Accusations that a 50-year-old man illegally married and had sex with a now-16-year-old girl led to the removal Friday of 52 girls from a secretive Schleicher County polygamist compound. [Update: 183 women, children taken from Texas compound]
Some of the girls, ages 6 months to 17 years, showed signs of having been abused or were in danger of abuse, said state Child Protective Services spokeswoman Marleigh Meisner.
Those 18 girls have been placed in CPS custody, Meisner said.
“We’re dealing with many victims,” she said. “There’s evidence they have been abused, or are at imminent risk of harm. It is not safe for them to remain on the compound.”
Texas Department of Public Safety spokeswoman Tela Mange said Friday evening officers were still searching for Dale Barlow, identified as the subject of an arrest warrant – signed by 51st District Judge Barbara Walther on Thursday afternoon and released just before 5 p.m. Friday.
According to the warrant, authorities were to seize any records or documents detailing the marriage of Barlow and the 16-year-old and the resulting birth about eight months ago of a girl. It also orders the seizure of computer equipment, hard drives and data storage equipment from the ranch, as well as DVDs, videotapes and photographs.
Meisner said it’s not clear whether the girl or her baby were among the 52 removed from the ranch. The Standard-Times does not identify those listed as victims of alleged sex-related crimes.
According to state law, a girl younger than 17 cannot consent to have sex unless her partner is less than three years older than she, or she is married. Girls younger than 16, however, cannot be married, even with parental consent, and according to the birth date listed in the warrant, the girl was only 15 when she gave birth.
Those who have left the sect in years past have described a world in which children are raised in isolation, taught to distrust outsiders and always obey the commands of the group’s autocratic leaders, which for decades consisted of Warren Jeffs and his father, Rulon Jeffs.
The warrant led a swarm of state law enforcement personnel to enter the isolated, 1,700-acre ranch a few miles northeast of Eldorado, stirring another round of national media attention for the rural community of 1,700 about 45 miles south of San Angelo.
“It’s not uncommon for CPS when we’re initiating an investigation to work with law enforcement,” Meisner said. “Circumstances are different here because of the number of children on the ranch.”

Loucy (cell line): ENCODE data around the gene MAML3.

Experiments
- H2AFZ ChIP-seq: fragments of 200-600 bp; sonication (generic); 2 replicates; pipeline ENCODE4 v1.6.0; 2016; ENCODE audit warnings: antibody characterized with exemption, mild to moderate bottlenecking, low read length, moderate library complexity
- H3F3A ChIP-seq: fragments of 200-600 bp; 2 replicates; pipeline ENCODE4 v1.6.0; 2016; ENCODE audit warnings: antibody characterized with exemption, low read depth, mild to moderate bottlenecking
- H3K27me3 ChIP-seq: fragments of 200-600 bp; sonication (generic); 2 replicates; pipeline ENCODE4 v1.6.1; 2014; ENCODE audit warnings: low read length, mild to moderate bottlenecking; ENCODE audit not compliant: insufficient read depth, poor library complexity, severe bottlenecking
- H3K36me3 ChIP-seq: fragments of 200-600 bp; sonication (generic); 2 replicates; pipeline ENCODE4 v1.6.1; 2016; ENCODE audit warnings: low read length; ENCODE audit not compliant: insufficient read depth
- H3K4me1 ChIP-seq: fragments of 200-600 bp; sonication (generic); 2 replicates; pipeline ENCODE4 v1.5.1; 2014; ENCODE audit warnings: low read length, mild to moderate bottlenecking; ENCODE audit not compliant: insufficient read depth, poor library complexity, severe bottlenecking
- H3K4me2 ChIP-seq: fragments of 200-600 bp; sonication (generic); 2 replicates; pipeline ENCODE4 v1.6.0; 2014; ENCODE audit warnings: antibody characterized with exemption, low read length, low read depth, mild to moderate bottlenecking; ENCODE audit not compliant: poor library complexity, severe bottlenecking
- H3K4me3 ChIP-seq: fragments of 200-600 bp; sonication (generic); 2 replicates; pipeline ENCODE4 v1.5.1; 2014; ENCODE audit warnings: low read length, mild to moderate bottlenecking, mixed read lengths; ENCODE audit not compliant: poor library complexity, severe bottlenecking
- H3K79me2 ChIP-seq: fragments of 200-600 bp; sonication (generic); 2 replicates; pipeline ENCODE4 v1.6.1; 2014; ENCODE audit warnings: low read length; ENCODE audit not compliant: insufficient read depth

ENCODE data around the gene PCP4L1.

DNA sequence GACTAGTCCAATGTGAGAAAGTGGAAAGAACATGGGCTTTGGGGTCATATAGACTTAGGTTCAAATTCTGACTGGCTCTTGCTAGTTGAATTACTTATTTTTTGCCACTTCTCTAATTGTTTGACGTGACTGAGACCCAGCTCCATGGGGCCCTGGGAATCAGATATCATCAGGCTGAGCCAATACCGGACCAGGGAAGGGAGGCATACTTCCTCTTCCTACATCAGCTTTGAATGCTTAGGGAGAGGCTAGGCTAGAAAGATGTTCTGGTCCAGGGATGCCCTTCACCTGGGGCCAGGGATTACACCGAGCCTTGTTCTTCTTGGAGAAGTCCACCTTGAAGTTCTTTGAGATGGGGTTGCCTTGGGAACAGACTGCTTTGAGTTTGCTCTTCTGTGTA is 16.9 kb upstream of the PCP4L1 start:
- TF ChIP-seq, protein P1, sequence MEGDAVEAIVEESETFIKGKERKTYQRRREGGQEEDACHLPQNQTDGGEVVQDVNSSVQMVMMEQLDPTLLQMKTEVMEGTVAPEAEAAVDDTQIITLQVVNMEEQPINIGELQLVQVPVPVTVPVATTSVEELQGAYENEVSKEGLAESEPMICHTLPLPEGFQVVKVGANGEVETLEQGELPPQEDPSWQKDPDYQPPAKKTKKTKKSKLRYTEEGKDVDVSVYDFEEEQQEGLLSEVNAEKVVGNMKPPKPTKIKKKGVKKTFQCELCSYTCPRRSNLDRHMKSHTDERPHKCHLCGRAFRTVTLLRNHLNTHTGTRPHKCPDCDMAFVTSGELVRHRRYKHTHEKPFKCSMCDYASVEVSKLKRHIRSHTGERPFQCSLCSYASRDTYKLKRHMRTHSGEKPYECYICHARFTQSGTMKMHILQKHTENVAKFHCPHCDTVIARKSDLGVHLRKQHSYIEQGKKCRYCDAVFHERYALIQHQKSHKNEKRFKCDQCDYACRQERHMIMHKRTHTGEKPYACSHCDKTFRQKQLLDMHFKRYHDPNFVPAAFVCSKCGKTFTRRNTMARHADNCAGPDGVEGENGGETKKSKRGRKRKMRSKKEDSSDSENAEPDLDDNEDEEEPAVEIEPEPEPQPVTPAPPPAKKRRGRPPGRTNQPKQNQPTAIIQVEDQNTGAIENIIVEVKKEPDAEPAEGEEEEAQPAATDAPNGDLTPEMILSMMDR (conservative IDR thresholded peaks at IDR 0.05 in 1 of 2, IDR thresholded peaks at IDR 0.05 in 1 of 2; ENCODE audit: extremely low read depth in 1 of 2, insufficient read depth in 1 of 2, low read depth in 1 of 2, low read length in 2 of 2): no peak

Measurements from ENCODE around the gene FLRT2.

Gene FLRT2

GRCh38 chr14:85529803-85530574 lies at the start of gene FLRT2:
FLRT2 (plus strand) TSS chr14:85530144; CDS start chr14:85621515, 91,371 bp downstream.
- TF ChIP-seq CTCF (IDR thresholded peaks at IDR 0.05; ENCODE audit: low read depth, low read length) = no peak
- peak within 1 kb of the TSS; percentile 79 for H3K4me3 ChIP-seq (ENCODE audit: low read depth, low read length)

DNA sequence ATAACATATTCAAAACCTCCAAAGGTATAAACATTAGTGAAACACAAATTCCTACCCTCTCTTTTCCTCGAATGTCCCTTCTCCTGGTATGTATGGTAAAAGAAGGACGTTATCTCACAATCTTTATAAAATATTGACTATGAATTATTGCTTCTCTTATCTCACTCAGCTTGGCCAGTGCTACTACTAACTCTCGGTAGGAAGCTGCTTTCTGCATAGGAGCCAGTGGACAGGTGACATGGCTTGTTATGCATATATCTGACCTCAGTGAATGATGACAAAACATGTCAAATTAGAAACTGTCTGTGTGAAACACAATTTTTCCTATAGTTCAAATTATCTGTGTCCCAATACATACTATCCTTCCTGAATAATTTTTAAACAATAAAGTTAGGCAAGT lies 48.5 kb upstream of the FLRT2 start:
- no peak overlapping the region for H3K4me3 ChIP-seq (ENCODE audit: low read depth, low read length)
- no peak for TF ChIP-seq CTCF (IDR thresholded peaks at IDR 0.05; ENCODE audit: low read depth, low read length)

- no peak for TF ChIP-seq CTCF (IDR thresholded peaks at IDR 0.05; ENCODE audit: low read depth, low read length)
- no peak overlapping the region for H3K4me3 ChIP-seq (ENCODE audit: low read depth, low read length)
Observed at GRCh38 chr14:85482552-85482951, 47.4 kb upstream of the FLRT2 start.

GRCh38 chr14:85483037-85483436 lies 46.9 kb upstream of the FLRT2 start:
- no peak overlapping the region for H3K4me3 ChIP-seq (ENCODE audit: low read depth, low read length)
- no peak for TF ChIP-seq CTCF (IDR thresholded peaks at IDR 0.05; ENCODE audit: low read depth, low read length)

Officials estimated 150 people live inside the compound, which was built by the Mormon splinter group starting in 2004.
The sect, which is not affiliated with the mainstream Mormon Church, has been the target of numerous investigations by Arizona and Utah officials after allegations of child abuse, forced marriage and polygamy. Most sect members live in Hildale, Utah, and Colorado City, Ariz., along the two states’ borders.
Barlow, a former Colorado City, Ariz., resident, pleaded no contest last year in a separate case to conspiracy to commit sexual conduct with a minor and was sentenced to 45 days in an Arizona jail.
Schleicher County officials were informed late Thursday that law enforcement planned to enter the ranch, said Justice of the Peace James Doyle.
“It’s been in the making for a while,” Doyle said Friday. “They were supposed to move in yesterday evening with enough personnel to be ready for whatever. I guess they did.”
The girls removed from the compound were being interviewed Friday night, Meisner said, and CPS was providing cots and food for them in the city’s civic center.
Warren Jeffs led the group, which broke from the Mormon Church more than 100 years ago, from his father’s death in 2002 until 2007, when he was found guilty of two counts of being an accomplice to rape for forcing a 14-year-old girl to marry her 19-year-old cousin and sentenced to at least 10 years in prison.
The group, under increasing legal pressure in Arizona and Utah, bought the Schleicher County ranchland in late 2003 under the name “Yearning For Zion” and began constructing the compound in 2004, completing their work with an enormous temple visible from County Road 300, where the ranch’s front entrance is.
That entrance was blocked from both directions by a number of marked and unmarked DPS vehicles Thursday night and throughout Friday.
“We really just handled it like any other incident,” Meisner said. “It’s just on a grander scale.”
Phinney reported from Eldorado.
About the FLDS
• What: The Fundamentalist Church of Jesus Christ of Latter Day Saints, a Mormon-based sect that broke away from the mainstream LDS more than 100 years ago and is not affiliated with the Mormon Church.
• Who: Led for decades by Rulon Jeffs and, after his death in 2002, by his son, Warren Jeffs, who was convicted in 2007 on a charge of rape by accomplice for arranging marriages between adult men in his sect and unwilling underage girls. He was sentenced to five years to life in prison by a Utah judge. The sect is believed to have 10,000 followers.
• Where: The FLDS is based in the twin border cities of Hildale, Utah, and Colorado City, Ariz. In 2004, the group built a compound including a large temple on the YFZ Ranch, three miles northeast of Eldorado. Other compounds are believed to exist in Colorado and Canada.
• Controversy: The sect, which broke from the mainstream LDS after the latter’s renunciation of polygamy, has been a target of Arizona and Utah authorities because of numerous allegations of child abuse, forced marriage and polygamy.
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